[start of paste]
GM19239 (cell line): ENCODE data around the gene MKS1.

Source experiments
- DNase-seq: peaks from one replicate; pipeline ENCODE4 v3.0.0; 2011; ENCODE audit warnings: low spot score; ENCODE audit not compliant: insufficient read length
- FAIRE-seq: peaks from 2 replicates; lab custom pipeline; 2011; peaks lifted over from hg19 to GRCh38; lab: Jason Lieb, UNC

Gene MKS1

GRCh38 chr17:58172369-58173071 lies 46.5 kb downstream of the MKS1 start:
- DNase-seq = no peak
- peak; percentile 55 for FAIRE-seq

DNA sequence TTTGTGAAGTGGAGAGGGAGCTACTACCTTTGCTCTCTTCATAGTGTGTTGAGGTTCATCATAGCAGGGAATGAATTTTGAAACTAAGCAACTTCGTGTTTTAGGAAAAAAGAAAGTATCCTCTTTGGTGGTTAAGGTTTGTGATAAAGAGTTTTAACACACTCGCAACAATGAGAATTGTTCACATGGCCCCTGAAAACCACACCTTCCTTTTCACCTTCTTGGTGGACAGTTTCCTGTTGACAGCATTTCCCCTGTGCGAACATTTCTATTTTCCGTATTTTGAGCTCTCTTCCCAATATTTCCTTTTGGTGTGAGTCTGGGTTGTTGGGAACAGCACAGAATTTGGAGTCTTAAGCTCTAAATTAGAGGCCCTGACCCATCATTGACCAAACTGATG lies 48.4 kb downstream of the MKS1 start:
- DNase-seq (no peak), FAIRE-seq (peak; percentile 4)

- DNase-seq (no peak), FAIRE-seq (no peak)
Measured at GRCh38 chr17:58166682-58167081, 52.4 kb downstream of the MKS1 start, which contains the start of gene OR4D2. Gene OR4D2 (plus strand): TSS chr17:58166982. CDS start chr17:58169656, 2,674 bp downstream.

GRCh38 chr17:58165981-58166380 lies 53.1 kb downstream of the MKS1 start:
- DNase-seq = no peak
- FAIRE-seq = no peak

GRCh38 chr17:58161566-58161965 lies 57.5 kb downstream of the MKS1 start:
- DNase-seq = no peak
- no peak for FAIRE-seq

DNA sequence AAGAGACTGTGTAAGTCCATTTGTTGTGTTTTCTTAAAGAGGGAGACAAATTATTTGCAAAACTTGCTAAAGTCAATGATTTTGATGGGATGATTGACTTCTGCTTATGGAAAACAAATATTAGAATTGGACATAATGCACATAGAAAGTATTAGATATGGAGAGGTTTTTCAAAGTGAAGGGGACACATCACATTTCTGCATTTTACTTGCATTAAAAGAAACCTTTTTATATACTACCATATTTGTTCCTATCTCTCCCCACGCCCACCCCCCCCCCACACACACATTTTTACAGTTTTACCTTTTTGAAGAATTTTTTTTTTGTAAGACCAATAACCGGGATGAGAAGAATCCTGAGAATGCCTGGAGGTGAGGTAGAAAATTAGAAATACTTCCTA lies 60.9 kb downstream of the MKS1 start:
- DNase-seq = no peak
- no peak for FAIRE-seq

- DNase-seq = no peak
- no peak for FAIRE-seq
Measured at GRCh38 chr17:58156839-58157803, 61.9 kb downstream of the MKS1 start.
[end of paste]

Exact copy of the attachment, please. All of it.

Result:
GM19239 (cell line): ENCODE data around the gene MKS1.

Source experiments
- DNase-seq: peaks from one replicate; pipeline ENCODE4 v3.0.0; 2011; ENCODE audit warnings: low spot score; ENCODE audit not compliant: insufficient read length
- FAIRE-seq: peaks from 2 replicates; lab custom pipeline; 2011; peaks lifted over from hg19 to GRCh38; lab: Jason Lieb, UNC

Gene MKS1

GRCh38 chr17:58172369-58173071 lies 46.5 kb downstream of the MKS1 start:
- DNase-seq = no peak
- peak; percentile 55 for FAIRE-seq

DNA sequence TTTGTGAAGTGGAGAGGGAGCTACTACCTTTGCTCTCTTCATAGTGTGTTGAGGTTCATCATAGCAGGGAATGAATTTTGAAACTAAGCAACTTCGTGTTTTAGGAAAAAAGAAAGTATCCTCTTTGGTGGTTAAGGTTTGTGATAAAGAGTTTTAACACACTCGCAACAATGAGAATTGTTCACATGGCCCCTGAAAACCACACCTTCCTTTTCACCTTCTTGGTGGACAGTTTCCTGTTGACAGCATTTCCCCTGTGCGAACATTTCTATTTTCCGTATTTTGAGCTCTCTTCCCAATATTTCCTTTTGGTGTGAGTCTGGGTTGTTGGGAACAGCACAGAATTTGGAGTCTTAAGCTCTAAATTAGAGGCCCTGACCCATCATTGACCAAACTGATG lies 48.4 kb downstream of the MKS1 start:
- DNase-seq (no peak), FAIRE-seq (peak; percentile 4)

- DNase-seq (no peak), FAIRE-seq (no peak)
Measured at GRCh38 chr17:58166682-58167081, 52.4 kb downstream of the MKS1 start, which contains the start of gene OR4D2. Gene OR4D2 (plus strand): TSS chr17:58166982. CDS start chr17:58169656, 2,674 bp downstream.

GRCh38 chr17:58165981-58166380 lies 53.1 kb downstream of the MKS1 start:
- DNase-seq = no peak
- FAIRE-seq = no peak

GRCh38 chr17:58161566-58161965 lies 57.5 kb downstream of the MKS1 start:
- DNase-seq = no peak
- no peak for FAIRE-seq

DNA sequence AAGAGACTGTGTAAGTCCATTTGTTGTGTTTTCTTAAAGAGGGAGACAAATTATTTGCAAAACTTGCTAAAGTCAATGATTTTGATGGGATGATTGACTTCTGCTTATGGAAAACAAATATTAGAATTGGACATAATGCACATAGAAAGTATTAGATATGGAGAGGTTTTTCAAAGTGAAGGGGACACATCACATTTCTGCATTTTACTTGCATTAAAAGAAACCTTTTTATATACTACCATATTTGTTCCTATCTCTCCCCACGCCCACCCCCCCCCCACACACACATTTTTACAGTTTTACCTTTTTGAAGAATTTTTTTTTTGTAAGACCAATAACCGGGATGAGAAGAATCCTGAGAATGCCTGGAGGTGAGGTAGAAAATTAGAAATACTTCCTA lies 60.9 kb downstream of the MKS1 start:
- DNase-seq = no peak
- no peak for FAIRE-seq

- DNase-seq = no peak
- no peak for FAIRE-seq
Measured at GRCh38 chr17:58156839-58157803, 61.9 kb downstream of the MKS1 start.